Harley-Davidson Profits are going up.

Harley-Davidson Inc. said Tuesday it expects the global market for motorcycles to remain challenging this year as more consumers opt for lower-priced used motorcycles instead of new ones.

Chief Executive Officer Keith Wandell said he expects Harley’s shipments to be down 5%-10% from 2009, while the preference for used motorcycles and the weaker world economy have pushed year-to-date retail sales down 40% from the company peak in 2006.

The Milwaukee-based company said it is managing the business to address lower sales and is looking to renegotiate it union contracts to take effect in 2012, in hopes of matching weaker demand for motorcycles.

Harley’s retail motorcycle sales fell 8.4% in the U.S. in the second quarter.

The company is seeing a pickup in Spain, France and Italy, where sales are up about 5% from a year earlier, Chief Financial Officer John Olin said. However, sales of motorcycles in the United Kingdom and Switzerland are still falling.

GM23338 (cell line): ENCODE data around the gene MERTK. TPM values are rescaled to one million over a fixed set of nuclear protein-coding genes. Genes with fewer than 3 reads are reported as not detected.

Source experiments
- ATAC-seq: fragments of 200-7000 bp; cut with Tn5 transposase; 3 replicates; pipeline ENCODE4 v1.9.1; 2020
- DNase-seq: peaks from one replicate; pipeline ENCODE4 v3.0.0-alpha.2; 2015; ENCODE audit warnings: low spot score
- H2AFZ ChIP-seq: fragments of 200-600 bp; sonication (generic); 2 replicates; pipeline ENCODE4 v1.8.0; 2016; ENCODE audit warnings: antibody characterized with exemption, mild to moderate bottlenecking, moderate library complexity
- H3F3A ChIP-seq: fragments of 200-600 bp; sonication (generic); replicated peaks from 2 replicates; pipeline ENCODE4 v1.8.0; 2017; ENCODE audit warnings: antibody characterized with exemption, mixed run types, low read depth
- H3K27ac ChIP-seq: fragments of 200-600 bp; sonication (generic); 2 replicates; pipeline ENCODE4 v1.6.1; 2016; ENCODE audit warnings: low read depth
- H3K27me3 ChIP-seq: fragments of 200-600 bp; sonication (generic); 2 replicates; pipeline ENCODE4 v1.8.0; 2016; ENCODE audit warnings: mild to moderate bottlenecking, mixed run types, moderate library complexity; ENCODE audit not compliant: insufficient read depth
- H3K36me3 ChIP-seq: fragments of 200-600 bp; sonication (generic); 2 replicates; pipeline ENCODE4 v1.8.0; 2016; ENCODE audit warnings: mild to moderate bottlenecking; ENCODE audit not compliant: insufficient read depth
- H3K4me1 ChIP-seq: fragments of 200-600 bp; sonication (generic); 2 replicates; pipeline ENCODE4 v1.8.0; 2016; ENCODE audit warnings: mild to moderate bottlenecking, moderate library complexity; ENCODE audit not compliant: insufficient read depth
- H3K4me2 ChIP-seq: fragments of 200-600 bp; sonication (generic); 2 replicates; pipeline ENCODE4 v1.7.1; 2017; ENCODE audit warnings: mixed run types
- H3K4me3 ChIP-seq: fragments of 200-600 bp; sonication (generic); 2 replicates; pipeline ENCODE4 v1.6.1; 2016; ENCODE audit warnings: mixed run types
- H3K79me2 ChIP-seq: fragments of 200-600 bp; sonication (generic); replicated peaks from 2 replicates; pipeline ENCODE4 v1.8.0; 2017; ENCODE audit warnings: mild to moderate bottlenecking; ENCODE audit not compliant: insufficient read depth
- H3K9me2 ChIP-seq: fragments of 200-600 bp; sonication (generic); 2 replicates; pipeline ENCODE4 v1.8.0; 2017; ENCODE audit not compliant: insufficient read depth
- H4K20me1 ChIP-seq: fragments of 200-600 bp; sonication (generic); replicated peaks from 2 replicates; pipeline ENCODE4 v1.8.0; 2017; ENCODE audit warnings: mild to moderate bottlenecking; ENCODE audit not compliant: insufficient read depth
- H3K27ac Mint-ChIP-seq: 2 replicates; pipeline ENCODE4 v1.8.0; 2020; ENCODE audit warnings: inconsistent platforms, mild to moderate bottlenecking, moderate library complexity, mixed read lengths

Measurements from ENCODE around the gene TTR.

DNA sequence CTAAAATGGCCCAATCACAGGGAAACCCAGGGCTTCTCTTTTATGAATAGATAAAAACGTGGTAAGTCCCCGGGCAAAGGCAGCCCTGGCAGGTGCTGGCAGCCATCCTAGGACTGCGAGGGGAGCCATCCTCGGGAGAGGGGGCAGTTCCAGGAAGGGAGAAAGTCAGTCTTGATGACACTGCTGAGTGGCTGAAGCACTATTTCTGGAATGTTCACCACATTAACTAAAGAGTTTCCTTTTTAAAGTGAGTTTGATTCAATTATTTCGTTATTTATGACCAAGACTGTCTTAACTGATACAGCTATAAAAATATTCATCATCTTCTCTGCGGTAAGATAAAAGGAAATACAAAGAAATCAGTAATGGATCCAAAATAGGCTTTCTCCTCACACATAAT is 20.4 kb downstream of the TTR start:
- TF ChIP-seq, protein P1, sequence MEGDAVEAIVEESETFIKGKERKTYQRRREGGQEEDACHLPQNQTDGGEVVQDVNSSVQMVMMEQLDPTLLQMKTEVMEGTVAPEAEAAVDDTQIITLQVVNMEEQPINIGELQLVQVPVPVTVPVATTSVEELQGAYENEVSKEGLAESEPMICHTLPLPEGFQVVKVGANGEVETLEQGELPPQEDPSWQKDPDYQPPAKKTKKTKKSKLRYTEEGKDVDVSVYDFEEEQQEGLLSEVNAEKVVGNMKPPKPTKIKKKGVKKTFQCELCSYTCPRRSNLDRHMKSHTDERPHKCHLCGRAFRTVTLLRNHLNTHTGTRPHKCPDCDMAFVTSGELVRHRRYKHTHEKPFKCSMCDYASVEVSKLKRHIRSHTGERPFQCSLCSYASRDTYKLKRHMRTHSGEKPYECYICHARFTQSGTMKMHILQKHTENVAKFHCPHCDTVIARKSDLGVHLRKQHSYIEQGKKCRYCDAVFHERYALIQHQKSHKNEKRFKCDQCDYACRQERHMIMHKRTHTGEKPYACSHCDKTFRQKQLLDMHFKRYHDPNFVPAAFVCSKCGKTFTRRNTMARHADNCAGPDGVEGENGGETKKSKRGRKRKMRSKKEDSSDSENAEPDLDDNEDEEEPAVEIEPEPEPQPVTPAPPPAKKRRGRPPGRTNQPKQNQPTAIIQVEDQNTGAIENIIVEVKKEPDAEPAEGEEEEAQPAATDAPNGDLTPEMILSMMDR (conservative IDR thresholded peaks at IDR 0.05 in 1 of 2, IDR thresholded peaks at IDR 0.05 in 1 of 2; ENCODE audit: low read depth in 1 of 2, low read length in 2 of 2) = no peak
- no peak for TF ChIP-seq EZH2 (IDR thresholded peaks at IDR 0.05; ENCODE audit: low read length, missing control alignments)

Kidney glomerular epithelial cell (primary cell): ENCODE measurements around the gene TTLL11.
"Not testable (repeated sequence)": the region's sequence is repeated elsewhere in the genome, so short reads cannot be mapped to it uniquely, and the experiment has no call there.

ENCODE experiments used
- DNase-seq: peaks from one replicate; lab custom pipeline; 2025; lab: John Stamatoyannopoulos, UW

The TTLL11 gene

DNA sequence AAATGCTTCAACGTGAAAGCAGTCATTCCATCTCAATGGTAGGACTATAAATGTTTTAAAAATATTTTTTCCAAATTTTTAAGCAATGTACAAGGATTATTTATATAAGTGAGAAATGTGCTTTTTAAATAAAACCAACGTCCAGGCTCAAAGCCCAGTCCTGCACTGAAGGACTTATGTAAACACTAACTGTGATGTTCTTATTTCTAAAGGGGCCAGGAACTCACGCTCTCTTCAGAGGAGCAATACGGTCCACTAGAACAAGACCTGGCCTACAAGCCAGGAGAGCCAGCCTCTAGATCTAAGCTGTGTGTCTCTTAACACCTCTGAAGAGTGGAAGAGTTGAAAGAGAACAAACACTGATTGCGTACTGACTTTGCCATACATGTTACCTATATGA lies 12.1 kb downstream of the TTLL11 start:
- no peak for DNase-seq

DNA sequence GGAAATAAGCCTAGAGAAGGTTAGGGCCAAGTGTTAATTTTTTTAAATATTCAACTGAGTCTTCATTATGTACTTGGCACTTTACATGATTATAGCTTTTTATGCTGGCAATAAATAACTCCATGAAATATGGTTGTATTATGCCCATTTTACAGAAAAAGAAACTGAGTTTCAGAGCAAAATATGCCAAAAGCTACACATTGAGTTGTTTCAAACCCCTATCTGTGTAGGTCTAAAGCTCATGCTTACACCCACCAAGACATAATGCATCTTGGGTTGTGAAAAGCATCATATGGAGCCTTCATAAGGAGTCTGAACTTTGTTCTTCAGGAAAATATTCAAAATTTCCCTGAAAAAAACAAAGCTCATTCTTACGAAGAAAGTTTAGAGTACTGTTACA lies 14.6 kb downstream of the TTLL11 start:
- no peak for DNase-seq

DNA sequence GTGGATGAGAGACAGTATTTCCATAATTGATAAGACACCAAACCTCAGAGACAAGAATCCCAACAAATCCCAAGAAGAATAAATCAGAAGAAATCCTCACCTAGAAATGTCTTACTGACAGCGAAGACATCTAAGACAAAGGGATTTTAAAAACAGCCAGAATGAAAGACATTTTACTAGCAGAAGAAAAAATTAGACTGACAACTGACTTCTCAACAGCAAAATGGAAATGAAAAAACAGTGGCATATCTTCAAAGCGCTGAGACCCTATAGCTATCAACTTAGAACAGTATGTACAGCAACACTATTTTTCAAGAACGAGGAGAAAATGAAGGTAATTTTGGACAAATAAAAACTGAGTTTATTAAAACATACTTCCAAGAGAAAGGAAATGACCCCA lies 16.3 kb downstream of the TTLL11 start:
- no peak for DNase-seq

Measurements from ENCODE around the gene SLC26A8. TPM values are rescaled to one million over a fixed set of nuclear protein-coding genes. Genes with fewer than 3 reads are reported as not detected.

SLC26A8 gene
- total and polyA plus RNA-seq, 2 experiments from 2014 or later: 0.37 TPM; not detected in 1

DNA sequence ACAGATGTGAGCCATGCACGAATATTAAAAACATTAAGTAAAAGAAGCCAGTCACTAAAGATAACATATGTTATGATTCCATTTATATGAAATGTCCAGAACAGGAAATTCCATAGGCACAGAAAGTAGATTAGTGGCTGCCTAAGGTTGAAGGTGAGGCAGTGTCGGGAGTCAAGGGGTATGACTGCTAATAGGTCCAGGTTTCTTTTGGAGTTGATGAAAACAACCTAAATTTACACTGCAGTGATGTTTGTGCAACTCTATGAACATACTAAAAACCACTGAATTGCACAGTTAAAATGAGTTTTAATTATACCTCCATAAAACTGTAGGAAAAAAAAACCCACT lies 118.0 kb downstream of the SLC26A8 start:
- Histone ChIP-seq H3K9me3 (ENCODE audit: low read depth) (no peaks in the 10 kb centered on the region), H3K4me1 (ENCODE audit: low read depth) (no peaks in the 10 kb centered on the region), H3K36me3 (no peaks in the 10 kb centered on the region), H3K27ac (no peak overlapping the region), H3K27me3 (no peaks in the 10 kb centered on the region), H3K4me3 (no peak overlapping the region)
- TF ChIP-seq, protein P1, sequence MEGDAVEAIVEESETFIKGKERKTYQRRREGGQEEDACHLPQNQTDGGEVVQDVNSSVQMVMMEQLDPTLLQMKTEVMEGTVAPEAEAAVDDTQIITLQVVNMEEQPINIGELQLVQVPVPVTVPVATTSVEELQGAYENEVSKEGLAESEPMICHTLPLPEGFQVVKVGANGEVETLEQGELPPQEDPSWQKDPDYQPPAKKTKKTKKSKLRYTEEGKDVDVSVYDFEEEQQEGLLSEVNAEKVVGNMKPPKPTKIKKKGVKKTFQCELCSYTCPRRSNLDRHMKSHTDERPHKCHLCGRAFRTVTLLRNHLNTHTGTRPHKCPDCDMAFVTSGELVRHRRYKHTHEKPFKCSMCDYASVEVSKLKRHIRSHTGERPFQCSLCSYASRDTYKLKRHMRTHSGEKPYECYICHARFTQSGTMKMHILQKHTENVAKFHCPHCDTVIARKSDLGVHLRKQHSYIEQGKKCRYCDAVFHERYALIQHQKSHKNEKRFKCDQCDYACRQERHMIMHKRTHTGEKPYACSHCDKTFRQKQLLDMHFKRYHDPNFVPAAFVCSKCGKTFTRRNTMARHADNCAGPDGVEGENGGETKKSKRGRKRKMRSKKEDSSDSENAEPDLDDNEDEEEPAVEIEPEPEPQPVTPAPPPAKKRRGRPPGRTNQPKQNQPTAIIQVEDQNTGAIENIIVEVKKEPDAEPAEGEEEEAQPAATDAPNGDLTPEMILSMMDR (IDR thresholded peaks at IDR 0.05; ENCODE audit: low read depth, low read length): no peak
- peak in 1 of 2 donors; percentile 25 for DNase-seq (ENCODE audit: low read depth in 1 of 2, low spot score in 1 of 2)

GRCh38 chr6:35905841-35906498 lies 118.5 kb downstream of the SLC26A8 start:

Harley-Davidson said it plans to add to its dealerships in foreign countries to increase sales, including four new dealerships in China.

The company said the ratio of used-to-new Harley-Davidson on the market is 2 to 1, compared to the more typical 1-to-1 ratio. The surplus of used bikes also has pushed down prices of used bikes. “We will start to move to a more normalized ratio and we will see more new bike growth,” Mr. Olin said.

Harley on Tuesday reported a return to profitability in the second quarter as its financial-services unit righted itself.

The economic slowdown dragged the finance arm to a $90.5 million loss in the year-earlier period. This time around it had a profit of $60.8 million.

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